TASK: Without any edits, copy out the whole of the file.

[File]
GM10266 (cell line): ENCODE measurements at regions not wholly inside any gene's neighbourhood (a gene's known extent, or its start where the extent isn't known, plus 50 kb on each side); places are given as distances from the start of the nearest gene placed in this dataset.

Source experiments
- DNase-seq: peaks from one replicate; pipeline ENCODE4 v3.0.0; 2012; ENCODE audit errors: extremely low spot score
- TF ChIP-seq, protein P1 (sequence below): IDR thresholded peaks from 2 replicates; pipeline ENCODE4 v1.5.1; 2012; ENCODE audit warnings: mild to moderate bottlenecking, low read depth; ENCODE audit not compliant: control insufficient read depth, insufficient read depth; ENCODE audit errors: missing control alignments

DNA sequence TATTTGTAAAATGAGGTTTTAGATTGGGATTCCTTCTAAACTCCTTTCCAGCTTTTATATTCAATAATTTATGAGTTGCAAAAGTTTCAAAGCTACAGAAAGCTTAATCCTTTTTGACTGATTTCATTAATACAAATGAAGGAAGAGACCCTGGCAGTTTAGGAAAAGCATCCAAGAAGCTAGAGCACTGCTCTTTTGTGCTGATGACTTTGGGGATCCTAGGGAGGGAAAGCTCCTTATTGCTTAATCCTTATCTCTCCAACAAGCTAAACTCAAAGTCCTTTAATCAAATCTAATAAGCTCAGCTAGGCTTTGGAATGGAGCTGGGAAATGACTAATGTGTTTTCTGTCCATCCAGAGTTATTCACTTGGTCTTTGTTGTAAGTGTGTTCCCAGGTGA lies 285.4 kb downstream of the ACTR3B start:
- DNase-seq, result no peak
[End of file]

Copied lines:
GM10266 (cell line): ENCODE measurements at regions not wholly inside any gene's neighbourhood (a gene's known extent, or its start where the extent isn't known, plus 50 kb on each side); places are given as distances from the start of the nearest gene placed in this dataset.

Source experiments
- DNase-seq: peaks from one replicate; pipeline ENCODE4 v3.0.0; 2012; ENCODE audit errors: extremely low spot score
- TF ChIP-seq, protein P1 (sequence below): IDR thresholded peaks from 2 replicates; pipeline ENCODE4 v1.5.1; 2012; ENCODE audit warnings: mild to moderate bottlenecking, low read depth; ENCODE audit not compliant: control insufficient read depth, insufficient read depth; ENCODE audit errors: missing control alignments

DNA sequence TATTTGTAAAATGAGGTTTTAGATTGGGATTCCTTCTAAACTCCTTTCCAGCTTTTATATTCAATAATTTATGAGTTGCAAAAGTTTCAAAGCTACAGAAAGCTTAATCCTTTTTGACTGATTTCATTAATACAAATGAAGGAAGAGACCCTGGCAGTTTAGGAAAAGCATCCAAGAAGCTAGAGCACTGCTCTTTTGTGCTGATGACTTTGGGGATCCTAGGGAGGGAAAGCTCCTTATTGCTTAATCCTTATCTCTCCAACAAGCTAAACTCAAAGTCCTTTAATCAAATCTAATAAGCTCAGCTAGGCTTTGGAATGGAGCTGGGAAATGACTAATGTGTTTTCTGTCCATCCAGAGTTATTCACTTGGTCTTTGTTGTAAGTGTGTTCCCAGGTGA lies 285.4 kb downstream of the ACTR3B start:
- DNase-seq, result no peak